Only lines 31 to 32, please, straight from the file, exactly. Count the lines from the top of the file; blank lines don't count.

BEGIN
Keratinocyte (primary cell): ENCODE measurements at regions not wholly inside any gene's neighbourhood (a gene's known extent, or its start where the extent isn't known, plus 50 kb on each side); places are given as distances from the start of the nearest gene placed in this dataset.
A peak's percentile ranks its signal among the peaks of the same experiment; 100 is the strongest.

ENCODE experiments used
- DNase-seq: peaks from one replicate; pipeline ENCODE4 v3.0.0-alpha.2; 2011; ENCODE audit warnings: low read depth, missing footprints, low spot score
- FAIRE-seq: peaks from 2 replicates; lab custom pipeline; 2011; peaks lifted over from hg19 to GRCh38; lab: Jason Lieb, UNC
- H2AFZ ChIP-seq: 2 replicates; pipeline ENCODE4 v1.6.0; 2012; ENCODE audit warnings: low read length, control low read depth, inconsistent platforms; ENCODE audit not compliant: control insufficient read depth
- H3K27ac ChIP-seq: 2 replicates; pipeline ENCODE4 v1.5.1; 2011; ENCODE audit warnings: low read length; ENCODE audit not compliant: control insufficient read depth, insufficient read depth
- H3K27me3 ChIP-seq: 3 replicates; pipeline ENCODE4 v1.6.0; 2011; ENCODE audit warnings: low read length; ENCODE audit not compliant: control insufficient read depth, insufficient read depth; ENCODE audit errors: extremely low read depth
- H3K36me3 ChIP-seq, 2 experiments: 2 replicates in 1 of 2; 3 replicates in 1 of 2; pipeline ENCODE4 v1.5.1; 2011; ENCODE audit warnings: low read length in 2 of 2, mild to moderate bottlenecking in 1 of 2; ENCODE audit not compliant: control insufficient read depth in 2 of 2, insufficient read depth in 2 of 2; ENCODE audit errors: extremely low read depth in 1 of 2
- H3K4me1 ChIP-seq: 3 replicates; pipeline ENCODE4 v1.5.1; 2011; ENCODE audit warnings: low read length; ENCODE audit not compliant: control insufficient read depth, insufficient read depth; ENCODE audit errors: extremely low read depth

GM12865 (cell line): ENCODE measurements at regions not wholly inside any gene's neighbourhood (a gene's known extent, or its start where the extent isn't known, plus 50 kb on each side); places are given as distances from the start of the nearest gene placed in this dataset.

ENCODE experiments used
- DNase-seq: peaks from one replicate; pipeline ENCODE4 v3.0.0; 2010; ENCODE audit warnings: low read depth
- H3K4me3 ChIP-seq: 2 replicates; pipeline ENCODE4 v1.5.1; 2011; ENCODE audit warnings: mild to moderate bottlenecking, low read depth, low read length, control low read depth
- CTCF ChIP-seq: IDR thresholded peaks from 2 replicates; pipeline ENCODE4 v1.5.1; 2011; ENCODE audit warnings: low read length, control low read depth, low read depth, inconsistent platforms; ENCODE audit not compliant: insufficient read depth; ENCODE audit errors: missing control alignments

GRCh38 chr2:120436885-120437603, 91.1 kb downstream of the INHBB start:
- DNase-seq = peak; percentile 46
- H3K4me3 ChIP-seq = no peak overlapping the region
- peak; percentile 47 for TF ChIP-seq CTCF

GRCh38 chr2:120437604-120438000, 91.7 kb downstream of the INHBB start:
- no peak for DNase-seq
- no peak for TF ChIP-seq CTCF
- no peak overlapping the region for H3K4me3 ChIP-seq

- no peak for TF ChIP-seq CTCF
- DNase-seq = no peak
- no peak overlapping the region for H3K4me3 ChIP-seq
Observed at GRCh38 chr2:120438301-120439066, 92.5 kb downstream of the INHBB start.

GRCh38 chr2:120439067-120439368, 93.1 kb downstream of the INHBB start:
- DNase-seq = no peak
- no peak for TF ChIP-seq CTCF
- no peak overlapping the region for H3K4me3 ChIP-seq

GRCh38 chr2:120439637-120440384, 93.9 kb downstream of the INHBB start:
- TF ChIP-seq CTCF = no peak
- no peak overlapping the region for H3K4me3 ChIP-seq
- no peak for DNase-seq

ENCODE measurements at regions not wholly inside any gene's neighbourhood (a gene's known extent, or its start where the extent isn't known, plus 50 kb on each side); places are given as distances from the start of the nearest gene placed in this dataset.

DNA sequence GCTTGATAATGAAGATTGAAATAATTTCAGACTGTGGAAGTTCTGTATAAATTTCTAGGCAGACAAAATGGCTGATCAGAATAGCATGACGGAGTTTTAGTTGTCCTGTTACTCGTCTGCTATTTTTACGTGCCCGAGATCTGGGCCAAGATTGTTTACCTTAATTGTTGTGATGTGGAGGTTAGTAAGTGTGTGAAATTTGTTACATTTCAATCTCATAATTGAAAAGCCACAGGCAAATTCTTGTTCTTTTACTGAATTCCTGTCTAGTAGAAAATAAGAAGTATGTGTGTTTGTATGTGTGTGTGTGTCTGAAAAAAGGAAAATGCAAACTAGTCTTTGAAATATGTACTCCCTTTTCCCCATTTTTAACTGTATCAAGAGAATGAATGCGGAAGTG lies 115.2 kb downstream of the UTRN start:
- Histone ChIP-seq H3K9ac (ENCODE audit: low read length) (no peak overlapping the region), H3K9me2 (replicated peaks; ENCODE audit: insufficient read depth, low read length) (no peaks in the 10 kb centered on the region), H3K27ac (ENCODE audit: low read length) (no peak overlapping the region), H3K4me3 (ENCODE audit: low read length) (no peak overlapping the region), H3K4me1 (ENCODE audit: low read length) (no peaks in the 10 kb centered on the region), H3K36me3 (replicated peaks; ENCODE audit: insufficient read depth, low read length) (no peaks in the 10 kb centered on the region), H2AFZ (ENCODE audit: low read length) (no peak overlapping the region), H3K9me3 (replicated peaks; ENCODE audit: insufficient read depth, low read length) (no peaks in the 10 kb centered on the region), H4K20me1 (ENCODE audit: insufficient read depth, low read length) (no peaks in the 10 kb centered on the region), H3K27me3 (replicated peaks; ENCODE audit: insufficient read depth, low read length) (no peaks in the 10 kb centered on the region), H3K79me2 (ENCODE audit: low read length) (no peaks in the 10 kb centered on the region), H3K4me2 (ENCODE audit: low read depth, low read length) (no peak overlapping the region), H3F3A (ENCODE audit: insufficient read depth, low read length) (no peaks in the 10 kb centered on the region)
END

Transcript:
- no peak overlapping the region for H3K4me3 ChIP-seq

GRCh38 chr2:120439637-120440384, 93.9 kb downstream of the INHBB start: